FELTON 11. ACKERMAN.
FELTON v. ACKERMAN. (Circuit Court of Appeals, Sixth Circuit.
April 3, 1894.)
A receiver appealed from an order of the court by which he had been appointed, granted upon intervening petition, and restraining him from obstructing a road which the court found to have been improperly vacated. Held, that the appeal was consonant with the relation which ought to exist between the receiver and the court, as the petition and answer were in the nature of an adversary proceeding in which the receiver represented the interest of the owner of the property of which he was temporarily in charge.
SAME-INJUNCTION OF PUBLIC NUISANOE.
If, upon intervening petition, it be shown that a receiver has been guilty of a public nuisance, such as the erection of a fence across a highway, It is the duty of the court to order its discontinuance, although the public character of the nuisance would prevent the petitioner from maintaining a suit thereon for injunction.
SAME-VACATION OF ROAD.
A receiver has no lawful right to obstruct a road which has been vacated by a road commissioner upon petition of certain persons said to be resident along and in the vicinity of the road, where there has been a failure to comply with the provision of the statute (Act Tenn. 1891, p. 1) in relation to notice, viewers, and waiver of damages.
Appeal from the Circuit Court of the United States for the Southern Division of the Eastern District of Tennessee. This was an intervening petition by Leo Ackerman against Samuel M. Felton, receiver of the Cincinnati, New Orleans & Texas Pacific Railway Company, seeking to enjoin him from continuing to obstruct a crossing. An injunction was granted by the circuit court, and the receiver appealed. Harmon, Colston, Goldsmith & Hoadly and Lewis Shepherd, for appellant. W. G. M. Thomas, for appellee. Before TAFT and LURTON, Circuit Judges, and RICKS, District Judge. TAFT, Circuit Judge. Leo Ackerman, the appellee, filed an intervening petition, in a case now pending in the circuit court of the United States for the eastern district of Tennessee, wherein Samuel Felton, the appellant, had been appointed receiver of the Cincinnati, NeW' Orleans & Texas Pacific Railway, the lessee of the railroad known as the Cincinnati Southern Railway, built and owned by the city of Cincinnati, connecting Cincinnati and Chattanooga. The petition averred that the petitioner was a butcher in Chattanooga, and owned and used in his business 17 acres of land, with a slaughterhouse on it, situate on Shallow Ford road, several miles from Ohattanooga; that this road was his only means of reaching Chattanooga from his slaughterhouse; that 1,200 feet from his property, and between it and Ohattanooga, the right of way of the Cincinnati Southern Railway crossed the Shallow Ford road; that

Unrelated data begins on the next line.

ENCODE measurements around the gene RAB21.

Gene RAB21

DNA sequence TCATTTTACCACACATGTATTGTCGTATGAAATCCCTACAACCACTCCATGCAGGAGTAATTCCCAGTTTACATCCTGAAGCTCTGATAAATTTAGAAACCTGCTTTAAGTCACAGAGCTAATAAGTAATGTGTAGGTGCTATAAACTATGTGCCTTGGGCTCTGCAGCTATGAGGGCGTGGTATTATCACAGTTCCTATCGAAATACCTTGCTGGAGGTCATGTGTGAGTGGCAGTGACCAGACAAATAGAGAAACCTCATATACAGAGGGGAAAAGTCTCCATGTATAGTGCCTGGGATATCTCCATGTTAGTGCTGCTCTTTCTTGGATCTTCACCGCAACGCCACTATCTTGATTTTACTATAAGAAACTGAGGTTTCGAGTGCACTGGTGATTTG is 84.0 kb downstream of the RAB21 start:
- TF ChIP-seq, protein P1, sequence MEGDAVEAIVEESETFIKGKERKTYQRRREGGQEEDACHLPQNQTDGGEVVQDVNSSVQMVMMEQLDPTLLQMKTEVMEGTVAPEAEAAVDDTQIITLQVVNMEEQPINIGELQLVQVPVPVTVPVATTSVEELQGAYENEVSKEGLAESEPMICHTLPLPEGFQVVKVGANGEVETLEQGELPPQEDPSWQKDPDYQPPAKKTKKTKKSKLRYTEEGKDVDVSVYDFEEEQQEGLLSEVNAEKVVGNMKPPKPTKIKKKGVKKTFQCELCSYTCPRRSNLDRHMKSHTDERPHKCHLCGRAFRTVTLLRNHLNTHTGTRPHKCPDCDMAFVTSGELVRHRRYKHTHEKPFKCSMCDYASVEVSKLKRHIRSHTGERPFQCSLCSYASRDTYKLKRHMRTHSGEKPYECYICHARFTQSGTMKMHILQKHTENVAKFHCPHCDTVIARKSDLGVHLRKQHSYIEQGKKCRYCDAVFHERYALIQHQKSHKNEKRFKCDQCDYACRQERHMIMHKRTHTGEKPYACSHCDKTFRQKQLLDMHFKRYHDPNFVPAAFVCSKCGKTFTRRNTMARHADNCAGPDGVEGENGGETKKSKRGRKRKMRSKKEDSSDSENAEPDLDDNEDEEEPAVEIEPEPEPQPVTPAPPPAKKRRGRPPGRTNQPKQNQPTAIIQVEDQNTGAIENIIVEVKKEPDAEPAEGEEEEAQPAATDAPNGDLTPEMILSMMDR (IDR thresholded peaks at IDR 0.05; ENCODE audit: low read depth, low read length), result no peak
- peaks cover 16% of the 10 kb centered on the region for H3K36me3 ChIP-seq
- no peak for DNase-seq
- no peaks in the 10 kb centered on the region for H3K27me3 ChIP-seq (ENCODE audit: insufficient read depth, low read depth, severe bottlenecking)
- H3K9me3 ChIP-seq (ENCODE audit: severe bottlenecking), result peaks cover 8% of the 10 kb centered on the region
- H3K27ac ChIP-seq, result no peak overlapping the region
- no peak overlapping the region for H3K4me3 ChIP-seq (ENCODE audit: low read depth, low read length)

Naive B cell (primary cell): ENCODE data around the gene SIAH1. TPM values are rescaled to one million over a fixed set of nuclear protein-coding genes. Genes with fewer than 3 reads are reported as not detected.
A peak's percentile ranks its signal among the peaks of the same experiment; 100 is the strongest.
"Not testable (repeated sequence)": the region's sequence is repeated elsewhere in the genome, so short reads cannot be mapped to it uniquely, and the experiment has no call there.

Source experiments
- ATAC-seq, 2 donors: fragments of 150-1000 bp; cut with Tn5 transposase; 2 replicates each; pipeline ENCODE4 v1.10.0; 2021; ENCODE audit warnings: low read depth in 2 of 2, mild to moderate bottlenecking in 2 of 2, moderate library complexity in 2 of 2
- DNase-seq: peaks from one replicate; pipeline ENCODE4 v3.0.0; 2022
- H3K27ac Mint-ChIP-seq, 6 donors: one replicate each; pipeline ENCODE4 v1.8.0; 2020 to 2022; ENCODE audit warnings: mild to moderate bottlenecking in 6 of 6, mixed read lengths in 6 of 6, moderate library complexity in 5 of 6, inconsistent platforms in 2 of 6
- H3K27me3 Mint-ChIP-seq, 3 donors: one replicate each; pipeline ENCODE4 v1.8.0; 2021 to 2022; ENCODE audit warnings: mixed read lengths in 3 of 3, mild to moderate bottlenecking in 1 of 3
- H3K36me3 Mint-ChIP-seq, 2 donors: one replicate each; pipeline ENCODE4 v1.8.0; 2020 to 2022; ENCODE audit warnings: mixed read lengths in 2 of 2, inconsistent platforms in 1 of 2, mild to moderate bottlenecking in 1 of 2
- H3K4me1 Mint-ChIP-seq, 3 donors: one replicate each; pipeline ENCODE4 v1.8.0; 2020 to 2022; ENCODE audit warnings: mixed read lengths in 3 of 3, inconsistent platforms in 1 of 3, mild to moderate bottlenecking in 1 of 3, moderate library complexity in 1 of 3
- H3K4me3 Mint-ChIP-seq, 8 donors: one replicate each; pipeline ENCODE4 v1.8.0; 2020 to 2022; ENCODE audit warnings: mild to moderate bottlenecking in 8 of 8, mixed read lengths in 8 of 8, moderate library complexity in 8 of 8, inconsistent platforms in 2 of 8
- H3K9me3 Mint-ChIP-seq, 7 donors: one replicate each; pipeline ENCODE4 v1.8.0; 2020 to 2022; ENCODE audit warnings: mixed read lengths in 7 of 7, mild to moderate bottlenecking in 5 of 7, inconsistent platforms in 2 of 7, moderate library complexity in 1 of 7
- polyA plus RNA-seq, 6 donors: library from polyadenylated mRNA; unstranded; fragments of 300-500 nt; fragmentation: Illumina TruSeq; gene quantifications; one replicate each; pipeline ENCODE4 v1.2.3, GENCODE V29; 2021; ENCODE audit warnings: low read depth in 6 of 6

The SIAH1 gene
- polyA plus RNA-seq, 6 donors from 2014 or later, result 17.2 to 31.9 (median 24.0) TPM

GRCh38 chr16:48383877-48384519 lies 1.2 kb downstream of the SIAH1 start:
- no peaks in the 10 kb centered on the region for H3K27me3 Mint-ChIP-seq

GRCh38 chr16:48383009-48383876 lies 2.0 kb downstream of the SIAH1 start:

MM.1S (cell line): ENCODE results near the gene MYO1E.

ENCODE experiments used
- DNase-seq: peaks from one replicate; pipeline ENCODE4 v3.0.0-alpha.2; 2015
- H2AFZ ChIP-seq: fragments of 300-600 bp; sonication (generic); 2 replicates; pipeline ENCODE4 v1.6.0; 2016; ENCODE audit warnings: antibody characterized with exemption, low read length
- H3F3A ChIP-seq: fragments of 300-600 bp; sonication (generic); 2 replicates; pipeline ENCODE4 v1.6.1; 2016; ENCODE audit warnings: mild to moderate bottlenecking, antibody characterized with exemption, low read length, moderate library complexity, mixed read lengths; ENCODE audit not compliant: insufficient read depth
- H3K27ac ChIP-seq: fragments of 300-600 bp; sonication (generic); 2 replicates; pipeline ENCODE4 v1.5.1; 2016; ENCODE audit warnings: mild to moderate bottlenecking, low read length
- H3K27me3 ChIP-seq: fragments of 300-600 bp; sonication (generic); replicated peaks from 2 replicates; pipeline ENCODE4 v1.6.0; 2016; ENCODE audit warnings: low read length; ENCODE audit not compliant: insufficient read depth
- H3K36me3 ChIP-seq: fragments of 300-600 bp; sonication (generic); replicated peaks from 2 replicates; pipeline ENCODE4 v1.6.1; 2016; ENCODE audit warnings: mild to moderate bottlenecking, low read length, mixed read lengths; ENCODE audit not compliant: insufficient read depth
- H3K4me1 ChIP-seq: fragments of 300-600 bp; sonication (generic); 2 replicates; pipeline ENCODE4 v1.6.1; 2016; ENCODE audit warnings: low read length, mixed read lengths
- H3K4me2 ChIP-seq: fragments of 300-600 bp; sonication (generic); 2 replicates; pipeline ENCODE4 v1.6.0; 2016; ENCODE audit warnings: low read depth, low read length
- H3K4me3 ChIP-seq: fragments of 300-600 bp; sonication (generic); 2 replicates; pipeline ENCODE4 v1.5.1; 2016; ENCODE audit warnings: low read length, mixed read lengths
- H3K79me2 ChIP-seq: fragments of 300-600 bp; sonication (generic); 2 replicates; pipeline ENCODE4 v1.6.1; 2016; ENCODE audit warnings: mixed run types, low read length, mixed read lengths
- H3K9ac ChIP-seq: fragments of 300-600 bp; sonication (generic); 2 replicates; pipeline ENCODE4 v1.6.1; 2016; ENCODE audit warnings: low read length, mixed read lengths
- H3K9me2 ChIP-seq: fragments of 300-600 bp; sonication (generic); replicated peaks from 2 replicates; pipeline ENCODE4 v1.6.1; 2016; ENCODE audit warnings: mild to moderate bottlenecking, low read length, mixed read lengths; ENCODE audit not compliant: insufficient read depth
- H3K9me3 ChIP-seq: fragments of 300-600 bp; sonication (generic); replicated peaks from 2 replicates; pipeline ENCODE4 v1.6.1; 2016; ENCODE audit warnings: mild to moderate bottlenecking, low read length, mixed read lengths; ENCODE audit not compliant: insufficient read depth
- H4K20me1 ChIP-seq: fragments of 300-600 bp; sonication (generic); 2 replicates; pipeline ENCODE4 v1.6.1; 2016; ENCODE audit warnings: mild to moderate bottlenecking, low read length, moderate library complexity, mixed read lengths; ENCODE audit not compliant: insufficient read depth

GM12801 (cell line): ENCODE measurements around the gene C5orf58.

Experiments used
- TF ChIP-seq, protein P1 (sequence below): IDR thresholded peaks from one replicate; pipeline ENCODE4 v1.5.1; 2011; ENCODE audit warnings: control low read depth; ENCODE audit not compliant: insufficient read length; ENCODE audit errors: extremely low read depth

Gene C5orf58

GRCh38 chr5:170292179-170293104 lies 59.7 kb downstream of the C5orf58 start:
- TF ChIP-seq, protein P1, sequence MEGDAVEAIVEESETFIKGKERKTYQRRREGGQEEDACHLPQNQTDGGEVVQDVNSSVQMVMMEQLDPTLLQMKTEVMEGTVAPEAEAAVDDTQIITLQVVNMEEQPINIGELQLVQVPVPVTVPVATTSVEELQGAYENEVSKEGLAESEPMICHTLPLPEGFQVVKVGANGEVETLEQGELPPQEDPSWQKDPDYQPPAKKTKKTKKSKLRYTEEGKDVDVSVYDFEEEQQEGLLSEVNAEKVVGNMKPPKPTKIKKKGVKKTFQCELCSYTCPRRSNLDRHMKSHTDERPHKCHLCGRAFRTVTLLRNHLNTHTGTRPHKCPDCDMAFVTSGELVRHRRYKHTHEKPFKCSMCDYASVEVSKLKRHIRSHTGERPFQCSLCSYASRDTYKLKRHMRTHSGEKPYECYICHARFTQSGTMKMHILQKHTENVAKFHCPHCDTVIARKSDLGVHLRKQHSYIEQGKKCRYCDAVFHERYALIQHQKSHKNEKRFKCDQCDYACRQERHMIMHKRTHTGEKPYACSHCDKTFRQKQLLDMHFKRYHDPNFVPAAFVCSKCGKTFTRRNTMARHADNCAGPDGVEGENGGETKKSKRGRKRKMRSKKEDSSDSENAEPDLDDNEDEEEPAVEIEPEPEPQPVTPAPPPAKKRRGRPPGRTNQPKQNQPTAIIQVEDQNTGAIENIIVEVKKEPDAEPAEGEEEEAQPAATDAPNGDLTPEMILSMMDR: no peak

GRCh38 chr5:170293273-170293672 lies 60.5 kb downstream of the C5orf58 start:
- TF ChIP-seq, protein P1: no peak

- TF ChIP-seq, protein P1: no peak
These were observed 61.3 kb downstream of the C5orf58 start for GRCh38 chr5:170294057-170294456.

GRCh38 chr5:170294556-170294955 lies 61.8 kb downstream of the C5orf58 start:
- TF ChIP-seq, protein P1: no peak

vol. 61. ever since the building of the railway, there has been a crossing at the intersection, over which it was necessary for petitioner to drive, in order to. Ohattanooga, but that Felton, asre.ceiver of said railway prdperty,had, within a tewdays previous to the filing of the petition, unlawfully and without right, built a fence over the Shallow Ford road, and closed the crossing. . that the receiver might be enjoined from continuing the obstruction. The receiver answered, alleging that the Shallow Ford road had been the railway crossing, by the road commissioner of the provided by law, and that he was not obstructing any highway by continuing his railway fence over what had been, but what was not now, Shallow Ford road. The court below found that the road had not been properly vacated according to law, and the for, This is an appe31 from that order by the receiver. . . The first question suggested is, whether it is consonant with the relations which ought· to exist between .a receiver and the court appointing him, that he should be allowed to appeal from an order of tJie kPld.made We thillk it is. The learned judge at the circuit allowed the appeal, and we see no reason why he should not have done so. While it is true that the receiver is an arm of the court in the administration of ..the property, yet, where persons intervene to obtain relief against him, because they cannot obtain full relief in any other forum, the issue raised by his answer to the petition makes the proceeding an adversary one, in which the receiver represents the interests of the owners of the property, of which he is temporarily in charge. If, as such representative, he feels aggrieved by an order of the court made in an adversary proceeding.of thi,s character, it is difficult to see why he should not be permitted to have the order of the court reviewed by the appellate tribunal to which any other litigant may resort. Certainly, the owners of the property,· if aggrieved by the order against the receiver, might appeal, and there would seem to be no justice in preventing the temporary custodian of their property from doing so. As between parties to the action claiming an interest to the property which he is preserving, of course the receiver ca:n take no part; but where the appeal is in the interest of the property, and therefore in the interest of all wno shall thereafter be shown to have any right to the property, it is quite convenient and proper that the receiver should be allowed to conduct the appellate proceeding. It is first objected to the order granted below that the injury to Ackerman, as shown by the proof, was of the same character as that suffered by the public, and that there was no peculiar damage to him, different from that which the public suffered in the obstruction of the highway, which should enable him to bring suit, on his own account,to recover damages for the obstruction, or to enjoin its continuance; The peculiar damage which he sets up in his petition is the damageto him as a butcher by reason of the fact that he cannot reach Chattanooga by any other road than the Shallow Ford road, closed by the receiver. It is made perfectly plain by reference to the plat and by affidavits on file in the case, that the only effect of